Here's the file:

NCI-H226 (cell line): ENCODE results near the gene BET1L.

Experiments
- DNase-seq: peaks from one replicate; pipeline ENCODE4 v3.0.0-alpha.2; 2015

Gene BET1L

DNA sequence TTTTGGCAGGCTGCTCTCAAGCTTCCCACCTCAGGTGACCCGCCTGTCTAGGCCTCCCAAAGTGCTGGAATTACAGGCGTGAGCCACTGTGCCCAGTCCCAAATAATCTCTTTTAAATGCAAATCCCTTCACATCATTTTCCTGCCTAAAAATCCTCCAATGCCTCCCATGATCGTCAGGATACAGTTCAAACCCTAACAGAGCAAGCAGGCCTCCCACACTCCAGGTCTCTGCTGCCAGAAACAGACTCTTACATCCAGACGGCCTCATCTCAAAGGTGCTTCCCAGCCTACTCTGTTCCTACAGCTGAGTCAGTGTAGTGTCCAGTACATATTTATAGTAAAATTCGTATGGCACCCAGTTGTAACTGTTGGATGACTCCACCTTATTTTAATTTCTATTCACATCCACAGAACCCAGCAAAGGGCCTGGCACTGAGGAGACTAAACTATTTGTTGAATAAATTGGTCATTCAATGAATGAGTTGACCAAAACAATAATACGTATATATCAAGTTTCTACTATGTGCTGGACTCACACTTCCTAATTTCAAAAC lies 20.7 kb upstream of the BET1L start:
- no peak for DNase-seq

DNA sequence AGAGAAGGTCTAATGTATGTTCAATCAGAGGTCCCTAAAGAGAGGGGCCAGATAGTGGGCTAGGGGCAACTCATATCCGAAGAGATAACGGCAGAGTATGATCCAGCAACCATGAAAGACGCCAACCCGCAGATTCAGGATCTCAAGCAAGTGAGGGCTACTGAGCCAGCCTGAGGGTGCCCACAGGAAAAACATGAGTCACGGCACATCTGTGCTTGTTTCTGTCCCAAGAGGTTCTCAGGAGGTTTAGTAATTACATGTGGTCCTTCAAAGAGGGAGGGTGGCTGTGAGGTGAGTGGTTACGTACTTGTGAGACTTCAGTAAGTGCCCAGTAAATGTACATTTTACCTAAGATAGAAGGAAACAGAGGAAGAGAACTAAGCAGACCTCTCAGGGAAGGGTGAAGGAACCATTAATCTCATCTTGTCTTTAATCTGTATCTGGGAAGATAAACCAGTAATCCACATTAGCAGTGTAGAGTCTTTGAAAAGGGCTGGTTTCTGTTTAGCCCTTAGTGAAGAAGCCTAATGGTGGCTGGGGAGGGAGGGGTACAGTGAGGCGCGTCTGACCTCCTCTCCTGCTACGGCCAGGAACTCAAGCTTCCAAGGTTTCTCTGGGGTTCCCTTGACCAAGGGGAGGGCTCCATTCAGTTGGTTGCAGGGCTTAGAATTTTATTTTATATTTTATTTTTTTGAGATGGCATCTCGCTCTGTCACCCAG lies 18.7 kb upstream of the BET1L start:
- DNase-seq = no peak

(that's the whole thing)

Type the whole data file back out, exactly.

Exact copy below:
NCI-H226 (cell line): ENCODE results near the gene BET1L.

Experiments
- DNase-seq: peaks from one replicate; pipeline ENCODE4 v3.0.0-alpha.2; 2015

Gene BET1L

DNA sequence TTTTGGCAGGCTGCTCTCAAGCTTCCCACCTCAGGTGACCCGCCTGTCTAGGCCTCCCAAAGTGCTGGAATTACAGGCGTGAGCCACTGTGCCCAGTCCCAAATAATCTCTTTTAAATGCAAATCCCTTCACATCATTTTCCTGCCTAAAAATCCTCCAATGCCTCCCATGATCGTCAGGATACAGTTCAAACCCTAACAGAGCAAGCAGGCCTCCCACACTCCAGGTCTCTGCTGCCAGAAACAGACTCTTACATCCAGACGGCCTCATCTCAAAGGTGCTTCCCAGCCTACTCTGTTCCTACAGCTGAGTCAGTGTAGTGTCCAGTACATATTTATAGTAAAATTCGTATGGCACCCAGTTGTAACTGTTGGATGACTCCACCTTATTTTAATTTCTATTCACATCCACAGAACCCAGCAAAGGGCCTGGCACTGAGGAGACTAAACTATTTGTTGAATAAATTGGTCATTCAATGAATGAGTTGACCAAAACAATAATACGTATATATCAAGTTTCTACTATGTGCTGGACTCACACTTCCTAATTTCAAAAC lies 20.7 kb upstream of the BET1L start:
- no peak for DNase-seq

DNA sequence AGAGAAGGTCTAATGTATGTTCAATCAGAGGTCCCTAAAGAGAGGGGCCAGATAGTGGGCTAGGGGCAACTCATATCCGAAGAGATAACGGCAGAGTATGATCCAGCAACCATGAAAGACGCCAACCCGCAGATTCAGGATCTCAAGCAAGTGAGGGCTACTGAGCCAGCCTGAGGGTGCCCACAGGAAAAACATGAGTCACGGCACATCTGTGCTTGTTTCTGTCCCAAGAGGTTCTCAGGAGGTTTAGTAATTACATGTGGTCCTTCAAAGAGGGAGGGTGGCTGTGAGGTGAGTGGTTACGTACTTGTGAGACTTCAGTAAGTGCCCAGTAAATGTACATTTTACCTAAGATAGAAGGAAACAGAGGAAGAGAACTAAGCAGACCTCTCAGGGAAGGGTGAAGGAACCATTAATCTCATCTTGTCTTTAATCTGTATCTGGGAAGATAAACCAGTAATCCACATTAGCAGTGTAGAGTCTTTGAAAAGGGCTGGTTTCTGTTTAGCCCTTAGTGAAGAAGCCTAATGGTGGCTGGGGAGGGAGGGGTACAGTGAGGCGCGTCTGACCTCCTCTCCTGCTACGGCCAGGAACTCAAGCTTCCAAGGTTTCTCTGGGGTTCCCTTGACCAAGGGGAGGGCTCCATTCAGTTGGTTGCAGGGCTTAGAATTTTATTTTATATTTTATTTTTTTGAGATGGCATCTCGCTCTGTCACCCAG lies 18.7 kb upstream of the BET1L start:
- DNase-seq = no peak